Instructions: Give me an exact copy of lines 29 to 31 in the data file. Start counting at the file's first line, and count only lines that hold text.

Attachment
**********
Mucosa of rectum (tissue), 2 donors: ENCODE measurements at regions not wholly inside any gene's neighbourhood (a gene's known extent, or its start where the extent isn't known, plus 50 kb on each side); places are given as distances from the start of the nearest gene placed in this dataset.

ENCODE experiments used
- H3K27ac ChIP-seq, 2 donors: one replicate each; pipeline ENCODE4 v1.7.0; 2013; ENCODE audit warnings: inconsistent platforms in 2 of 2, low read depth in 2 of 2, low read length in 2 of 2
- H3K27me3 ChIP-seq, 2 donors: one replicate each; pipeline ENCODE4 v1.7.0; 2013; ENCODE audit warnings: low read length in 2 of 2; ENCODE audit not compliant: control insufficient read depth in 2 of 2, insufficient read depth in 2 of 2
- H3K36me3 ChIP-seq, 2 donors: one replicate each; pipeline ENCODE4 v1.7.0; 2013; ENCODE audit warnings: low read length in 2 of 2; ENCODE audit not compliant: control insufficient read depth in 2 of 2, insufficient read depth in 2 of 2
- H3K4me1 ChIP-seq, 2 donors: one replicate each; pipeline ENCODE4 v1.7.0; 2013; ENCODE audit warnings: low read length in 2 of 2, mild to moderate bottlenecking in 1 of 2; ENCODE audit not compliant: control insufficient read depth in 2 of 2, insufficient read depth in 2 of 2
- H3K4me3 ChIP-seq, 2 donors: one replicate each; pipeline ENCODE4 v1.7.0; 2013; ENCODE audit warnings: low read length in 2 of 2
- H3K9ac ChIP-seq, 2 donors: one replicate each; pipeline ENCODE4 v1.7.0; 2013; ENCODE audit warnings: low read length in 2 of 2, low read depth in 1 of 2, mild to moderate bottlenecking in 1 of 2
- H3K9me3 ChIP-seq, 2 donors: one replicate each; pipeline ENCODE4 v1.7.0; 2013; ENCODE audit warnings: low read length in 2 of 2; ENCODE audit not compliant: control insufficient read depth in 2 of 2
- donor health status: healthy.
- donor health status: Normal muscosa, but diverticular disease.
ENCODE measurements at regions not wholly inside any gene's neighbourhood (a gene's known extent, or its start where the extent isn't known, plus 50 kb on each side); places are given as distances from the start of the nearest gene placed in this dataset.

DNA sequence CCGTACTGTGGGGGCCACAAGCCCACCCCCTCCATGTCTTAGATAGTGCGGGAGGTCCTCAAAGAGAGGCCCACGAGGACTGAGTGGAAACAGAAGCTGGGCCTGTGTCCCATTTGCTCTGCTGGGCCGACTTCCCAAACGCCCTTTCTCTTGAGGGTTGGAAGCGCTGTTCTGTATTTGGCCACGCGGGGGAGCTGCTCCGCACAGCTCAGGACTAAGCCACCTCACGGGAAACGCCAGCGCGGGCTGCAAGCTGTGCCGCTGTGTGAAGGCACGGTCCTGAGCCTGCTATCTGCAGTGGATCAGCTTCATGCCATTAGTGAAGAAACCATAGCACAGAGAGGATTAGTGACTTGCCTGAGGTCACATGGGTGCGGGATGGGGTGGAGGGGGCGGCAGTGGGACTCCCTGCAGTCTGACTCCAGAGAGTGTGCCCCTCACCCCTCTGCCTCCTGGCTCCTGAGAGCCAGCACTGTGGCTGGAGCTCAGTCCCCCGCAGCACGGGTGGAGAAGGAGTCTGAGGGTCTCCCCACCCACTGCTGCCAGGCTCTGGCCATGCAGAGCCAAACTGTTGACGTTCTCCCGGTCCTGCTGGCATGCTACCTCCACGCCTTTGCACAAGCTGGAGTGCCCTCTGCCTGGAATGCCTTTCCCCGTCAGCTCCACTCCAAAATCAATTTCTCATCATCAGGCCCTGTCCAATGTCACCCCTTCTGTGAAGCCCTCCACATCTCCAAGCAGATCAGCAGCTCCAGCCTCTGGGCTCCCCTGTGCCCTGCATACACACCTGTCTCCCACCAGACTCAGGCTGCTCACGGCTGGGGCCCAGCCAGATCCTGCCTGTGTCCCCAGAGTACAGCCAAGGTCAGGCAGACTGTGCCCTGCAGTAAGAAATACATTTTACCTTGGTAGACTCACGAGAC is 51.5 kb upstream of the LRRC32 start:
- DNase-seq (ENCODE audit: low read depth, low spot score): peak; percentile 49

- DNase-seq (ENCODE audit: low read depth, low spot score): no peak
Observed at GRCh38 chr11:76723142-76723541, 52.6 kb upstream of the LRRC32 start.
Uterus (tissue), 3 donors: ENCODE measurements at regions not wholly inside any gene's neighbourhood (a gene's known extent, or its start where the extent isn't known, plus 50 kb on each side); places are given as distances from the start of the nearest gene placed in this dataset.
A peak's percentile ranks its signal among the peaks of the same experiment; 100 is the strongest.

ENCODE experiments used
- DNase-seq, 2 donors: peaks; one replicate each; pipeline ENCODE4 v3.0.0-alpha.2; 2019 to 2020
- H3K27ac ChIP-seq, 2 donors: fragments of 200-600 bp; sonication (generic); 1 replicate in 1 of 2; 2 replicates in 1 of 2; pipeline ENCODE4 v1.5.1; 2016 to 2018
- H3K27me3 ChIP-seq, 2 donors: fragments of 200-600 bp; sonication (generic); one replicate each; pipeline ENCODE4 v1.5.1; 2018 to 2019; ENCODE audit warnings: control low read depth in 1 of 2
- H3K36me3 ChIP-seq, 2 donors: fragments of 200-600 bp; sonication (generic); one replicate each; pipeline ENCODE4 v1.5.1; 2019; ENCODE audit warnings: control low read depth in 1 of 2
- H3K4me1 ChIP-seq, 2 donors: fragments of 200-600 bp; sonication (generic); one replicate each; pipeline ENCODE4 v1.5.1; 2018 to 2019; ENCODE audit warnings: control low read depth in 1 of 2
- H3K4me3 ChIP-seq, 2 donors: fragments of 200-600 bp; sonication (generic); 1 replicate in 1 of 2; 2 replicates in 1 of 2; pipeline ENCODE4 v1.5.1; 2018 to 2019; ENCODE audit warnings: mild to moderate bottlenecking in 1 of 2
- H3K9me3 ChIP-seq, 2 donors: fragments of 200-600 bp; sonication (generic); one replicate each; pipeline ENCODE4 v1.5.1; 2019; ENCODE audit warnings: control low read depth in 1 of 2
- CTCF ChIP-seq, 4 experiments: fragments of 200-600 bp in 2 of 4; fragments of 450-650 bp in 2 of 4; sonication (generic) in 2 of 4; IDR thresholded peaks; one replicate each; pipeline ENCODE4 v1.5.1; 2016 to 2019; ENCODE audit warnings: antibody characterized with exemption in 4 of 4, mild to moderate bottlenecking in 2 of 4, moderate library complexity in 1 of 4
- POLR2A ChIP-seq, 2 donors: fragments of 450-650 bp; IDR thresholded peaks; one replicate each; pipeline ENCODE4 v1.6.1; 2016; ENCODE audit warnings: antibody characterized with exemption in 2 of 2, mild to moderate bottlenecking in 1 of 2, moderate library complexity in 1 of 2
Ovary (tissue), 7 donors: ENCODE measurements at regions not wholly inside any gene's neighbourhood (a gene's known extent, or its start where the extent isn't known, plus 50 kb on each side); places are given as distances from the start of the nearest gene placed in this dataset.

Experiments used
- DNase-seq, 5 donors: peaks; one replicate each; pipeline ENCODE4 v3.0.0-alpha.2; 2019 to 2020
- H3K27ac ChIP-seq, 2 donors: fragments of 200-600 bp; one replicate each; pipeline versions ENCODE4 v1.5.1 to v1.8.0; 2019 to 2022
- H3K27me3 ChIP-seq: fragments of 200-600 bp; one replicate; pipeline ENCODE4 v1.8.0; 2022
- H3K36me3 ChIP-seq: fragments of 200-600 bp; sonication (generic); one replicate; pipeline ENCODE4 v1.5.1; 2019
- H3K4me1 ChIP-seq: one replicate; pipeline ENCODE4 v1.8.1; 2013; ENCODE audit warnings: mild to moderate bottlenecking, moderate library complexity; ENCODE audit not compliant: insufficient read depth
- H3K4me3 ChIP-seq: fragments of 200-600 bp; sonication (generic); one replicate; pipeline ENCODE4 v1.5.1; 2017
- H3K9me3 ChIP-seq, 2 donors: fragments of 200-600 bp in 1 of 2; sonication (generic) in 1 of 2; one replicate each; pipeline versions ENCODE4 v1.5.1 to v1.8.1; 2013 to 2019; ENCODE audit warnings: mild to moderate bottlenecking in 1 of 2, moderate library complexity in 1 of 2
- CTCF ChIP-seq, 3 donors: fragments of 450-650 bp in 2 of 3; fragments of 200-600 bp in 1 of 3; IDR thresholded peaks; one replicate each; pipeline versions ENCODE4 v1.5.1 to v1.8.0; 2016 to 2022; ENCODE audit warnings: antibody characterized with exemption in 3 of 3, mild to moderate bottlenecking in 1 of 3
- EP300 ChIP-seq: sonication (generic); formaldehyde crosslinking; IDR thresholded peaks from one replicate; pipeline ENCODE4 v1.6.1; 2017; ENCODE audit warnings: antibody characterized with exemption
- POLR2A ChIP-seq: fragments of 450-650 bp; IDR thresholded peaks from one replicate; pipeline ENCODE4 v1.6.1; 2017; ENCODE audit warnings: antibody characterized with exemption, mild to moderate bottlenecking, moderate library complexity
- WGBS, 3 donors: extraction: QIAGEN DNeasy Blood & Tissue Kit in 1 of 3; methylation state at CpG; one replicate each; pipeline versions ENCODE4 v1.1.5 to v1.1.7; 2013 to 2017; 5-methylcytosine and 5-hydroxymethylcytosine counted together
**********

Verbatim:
Ovary (tissue), 7 donors: ENCODE measurements at regions not wholly inside any gene's neighbourhood (a gene's known extent, or its start where the extent isn't known, plus 50 kb on each side); places are given as distances from the start of the nearest gene placed in this dataset.

Experiments used
- DNase-seq, 5 donors: peaks; one replicate each; pipeline ENCODE4 v3.0.0-alpha.2; 2019 to 2020